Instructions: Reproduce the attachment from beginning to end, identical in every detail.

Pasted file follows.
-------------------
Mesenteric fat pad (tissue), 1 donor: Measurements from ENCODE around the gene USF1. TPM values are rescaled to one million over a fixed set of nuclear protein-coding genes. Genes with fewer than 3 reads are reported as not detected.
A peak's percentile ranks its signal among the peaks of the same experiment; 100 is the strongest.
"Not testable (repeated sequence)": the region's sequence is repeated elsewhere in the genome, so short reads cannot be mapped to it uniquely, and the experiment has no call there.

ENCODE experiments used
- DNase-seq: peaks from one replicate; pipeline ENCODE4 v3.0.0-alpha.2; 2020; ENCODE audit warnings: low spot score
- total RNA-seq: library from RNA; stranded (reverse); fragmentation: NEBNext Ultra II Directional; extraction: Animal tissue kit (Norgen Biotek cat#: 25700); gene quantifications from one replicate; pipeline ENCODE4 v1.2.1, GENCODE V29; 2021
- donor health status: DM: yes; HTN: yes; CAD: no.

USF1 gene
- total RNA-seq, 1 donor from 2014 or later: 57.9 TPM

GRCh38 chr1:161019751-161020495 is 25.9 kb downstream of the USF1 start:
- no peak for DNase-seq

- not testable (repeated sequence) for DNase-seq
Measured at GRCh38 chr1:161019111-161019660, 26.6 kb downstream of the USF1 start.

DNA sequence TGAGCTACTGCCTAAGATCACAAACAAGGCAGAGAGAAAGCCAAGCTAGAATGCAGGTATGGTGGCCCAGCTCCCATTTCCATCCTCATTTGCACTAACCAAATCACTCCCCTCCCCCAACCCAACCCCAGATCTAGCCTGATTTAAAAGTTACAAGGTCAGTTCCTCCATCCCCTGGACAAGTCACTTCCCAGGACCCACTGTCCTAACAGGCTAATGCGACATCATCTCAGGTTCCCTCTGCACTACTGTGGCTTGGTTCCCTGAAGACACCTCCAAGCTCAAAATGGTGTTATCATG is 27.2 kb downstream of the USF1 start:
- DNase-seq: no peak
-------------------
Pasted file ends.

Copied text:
Mesenteric fat pad (tissue), 1 donor: Measurements from ENCODE around the gene USF1. TPM values are rescaled to one million over a fixed set of nuclear protein-coding genes. Genes with fewer than 3 reads are reported as not detected.
A peak's percentile ranks its signal among the peaks of the same experiment; 100 is the strongest.
"Not testable (repeated sequence)": the region's sequence is repeated elsewhere in the genome, so short reads cannot be mapped to it uniquely, and the experiment has no call there.

ENCODE experiments used
- DNase-seq: peaks from one replicate; pipeline ENCODE4 v3.0.0-alpha.2; 2020; ENCODE audit warnings: low spot score
- total RNA-seq: library from RNA; stranded (reverse); fragmentation: NEBNext Ultra II Directional; extraction: Animal tissue kit (Norgen Biotek cat#: 25700); gene quantifications from one replicate; pipeline ENCODE4 v1.2.1, GENCODE V29; 2021
- donor health status: DM: yes; HTN: yes; CAD: no.

USF1 gene
- total RNA-seq, 1 donor from 2014 or later: 57.9 TPM

GRCh38 chr1:161019751-161020495 is 25.9 kb downstream of the USF1 start:
- no peak for DNase-seq

- not testable (repeated sequence) for DNase-seq
Measured at GRCh38 chr1:161019111-161019660, 26.6 kb downstream of the USF1 start.

DNA sequence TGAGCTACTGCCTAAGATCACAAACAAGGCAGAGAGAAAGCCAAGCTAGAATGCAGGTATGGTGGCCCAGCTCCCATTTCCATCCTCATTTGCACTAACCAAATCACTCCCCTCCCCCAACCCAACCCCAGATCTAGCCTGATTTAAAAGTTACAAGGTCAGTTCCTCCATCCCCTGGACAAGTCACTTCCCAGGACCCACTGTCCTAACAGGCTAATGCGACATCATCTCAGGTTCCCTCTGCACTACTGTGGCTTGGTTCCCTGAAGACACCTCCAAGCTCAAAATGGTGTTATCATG is 27.2 kb downstream of the USF1 start:
- DNase-seq: no peak